As Beijing moves forward with its urban gentrification campaign, waking up to the tremors of jackhammers, bulldozers, and excavators has become a morning ritual for residents on its suburban margins. In the last six months, thousands of unsightly stalls, hazardous industrial complexes, and illegal and semi-itinerant businesses have been cleared to made way for plans to create what officials deem a “global” city—less crowded, safer, more modern.
Beijing’s outskirts, however, are home to millions of menial workers. They are cooks and cleaners, couriers and factory workers, who all play an integral role in the economy, yet were driven from the city center by rising costs and regulations. In November, these clean-up campaigns escalated after a blaze in a Daxing district low-income housing block killed 19 residents.
As the red mark of 拆 (“demolition”) appears overnight on the structures where they eat, shop, sleep, and work, tenants and business owners know they’re living on borrowed time. When Spring Festival comes, many leave for home and will never come back. Yet wherever they can find four walls still standing, Beijing’s “phoenix” migrants have a living to make.
Posting wait staff in front of broken restaurant doors, displaying wares outside walled-up stores, shopkeepers go after their last few kuai in the final days of the old neighborhood. From the northwestern suburbs to the east Fifth Ring Road, empty sidewalks and abandoned homes by day give way to bustling street markets at night. Furniture-movers and scavengers alike roam the alleyways; destruction and demolition are juxtaposed with scenes from life.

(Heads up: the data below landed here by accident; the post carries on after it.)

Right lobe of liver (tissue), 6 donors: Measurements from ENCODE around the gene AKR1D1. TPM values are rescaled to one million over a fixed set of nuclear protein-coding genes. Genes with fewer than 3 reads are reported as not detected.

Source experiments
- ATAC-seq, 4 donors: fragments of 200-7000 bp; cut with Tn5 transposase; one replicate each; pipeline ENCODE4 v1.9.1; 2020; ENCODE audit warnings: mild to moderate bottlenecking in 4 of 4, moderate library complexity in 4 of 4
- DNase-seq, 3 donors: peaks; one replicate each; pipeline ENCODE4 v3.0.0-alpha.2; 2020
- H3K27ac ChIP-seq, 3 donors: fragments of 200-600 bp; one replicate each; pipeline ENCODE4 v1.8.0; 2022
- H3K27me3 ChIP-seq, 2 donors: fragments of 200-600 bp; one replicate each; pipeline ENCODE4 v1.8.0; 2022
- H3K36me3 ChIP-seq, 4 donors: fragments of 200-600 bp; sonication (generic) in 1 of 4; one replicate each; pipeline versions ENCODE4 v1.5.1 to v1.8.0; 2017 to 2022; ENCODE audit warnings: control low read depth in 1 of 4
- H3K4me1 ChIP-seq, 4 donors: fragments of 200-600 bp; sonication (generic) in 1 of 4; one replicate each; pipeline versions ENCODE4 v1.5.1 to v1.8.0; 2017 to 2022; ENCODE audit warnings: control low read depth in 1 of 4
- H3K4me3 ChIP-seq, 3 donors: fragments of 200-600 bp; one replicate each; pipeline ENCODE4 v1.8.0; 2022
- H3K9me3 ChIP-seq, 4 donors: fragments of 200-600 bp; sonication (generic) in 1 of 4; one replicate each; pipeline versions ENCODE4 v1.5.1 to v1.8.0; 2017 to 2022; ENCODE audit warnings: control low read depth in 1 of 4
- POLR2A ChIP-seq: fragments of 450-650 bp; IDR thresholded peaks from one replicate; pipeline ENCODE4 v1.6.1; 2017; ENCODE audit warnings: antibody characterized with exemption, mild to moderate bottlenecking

As Beijing aspires to rise from the ashes a grander and more beautiful metropolis, its resilient migrants are trying to eke out their own rebirth in the rubble—with the bare minimum they are left with, as long as they can.
Stickers were left on the wall of this child’s room in a suburb of northern Beijing, after residents were evicted in a matter of days
The neighborhood’s last holdouts are taking away what they can
Just a few alleys away, the bulldozers had already arrived
The character 拆, written on buildings condemned for demolition, marks the beginning of the end
In an eastern suburb of Beijing, a customer checks out the last two pairs of shoes that a vendor is selling from her truck-bed before leaving the city
Nearby, a restaurant under demolition brings its tables out onto the sidewalk, where customers will done under the stars as the night falls
A vendor hangs garment for sales on a street that used to have several clothing stores, now all walled up; she pretends to be a regular passerby as security guards walk past
A bike is still trapped in the alley as demolitions begin
“End of Days” is from our issue, “The Noughty Nineties”. To read the entire issue, become a subscriber and receive the full magazine. Alternatively, you can purchase the digital version from the iTunes Store.